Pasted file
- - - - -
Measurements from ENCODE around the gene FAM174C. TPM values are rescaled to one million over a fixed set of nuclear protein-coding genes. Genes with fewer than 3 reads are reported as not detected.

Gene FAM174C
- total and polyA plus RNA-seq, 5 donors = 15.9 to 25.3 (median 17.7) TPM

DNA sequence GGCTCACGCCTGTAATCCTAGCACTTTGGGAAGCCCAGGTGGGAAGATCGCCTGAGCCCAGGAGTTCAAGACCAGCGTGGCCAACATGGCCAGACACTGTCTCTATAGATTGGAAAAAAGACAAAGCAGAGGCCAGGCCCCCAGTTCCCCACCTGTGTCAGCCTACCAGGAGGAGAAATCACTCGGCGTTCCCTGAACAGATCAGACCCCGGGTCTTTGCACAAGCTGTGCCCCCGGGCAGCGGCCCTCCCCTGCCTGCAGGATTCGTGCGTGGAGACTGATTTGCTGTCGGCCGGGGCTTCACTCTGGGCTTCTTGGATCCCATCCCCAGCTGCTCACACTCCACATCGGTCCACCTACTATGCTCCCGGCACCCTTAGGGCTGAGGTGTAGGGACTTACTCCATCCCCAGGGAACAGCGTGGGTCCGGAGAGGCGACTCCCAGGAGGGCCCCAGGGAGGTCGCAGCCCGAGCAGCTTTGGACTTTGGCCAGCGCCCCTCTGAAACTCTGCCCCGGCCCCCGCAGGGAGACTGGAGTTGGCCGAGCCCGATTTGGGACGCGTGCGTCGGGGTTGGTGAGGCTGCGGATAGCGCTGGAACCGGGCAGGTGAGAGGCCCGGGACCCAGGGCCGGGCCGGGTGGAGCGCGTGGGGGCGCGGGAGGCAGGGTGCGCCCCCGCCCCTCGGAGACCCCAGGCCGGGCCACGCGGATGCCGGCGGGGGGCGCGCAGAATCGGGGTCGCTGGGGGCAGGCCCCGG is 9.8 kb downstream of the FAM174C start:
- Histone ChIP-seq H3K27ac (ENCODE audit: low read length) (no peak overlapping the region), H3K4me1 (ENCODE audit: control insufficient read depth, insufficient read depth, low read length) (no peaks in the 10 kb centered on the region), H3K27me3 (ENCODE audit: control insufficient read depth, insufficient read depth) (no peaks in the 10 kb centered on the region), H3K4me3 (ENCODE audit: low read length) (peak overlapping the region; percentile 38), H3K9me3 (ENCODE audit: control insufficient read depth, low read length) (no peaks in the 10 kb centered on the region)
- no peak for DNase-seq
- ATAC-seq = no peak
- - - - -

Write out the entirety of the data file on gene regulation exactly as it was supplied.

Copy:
Measurements from ENCODE around the gene FAM174C. TPM values are rescaled to one million over a fixed set of nuclear protein-coding genes. Genes with fewer than 3 reads are reported as not detected.

Gene FAM174C
- total and polyA plus RNA-seq, 5 donors = 15.9 to 25.3 (median 17.7) TPM

DNA sequence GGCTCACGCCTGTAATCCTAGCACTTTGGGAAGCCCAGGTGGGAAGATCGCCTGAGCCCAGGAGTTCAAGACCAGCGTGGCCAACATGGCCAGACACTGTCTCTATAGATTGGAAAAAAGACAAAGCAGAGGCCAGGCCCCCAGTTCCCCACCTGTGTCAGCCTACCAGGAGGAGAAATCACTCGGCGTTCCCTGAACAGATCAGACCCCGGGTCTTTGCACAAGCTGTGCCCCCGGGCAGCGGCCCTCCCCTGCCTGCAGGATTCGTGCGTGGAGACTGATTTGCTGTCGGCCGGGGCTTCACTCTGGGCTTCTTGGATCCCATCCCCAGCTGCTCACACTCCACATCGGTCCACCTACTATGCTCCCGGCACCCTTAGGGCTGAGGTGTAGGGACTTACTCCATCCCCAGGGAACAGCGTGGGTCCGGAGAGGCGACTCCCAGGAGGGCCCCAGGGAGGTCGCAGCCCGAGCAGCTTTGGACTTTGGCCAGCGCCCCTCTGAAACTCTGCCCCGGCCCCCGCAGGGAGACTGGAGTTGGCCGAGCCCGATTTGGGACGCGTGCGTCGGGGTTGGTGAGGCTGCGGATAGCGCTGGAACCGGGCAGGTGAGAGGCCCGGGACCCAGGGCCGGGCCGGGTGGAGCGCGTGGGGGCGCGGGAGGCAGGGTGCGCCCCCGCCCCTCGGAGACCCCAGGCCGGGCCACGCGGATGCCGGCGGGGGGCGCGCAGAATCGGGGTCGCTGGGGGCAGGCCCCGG is 9.8 kb downstream of the FAM174C start:
- Histone ChIP-seq H3K27ac (ENCODE audit: low read length) (no peak overlapping the region), H3K4me1 (ENCODE audit: control insufficient read depth, insufficient read depth, low read length) (no peaks in the 10 kb centered on the region), H3K27me3 (ENCODE audit: control insufficient read depth, insufficient read depth) (no peaks in the 10 kb centered on the region), H3K4me3 (ENCODE audit: low read length) (peak overlapping the region; percentile 38), H3K9me3 (ENCODE audit: control insufficient read depth, low read length) (no peaks in the 10 kb centered on the region)
- no peak for DNase-seq
- ATAC-seq = no peak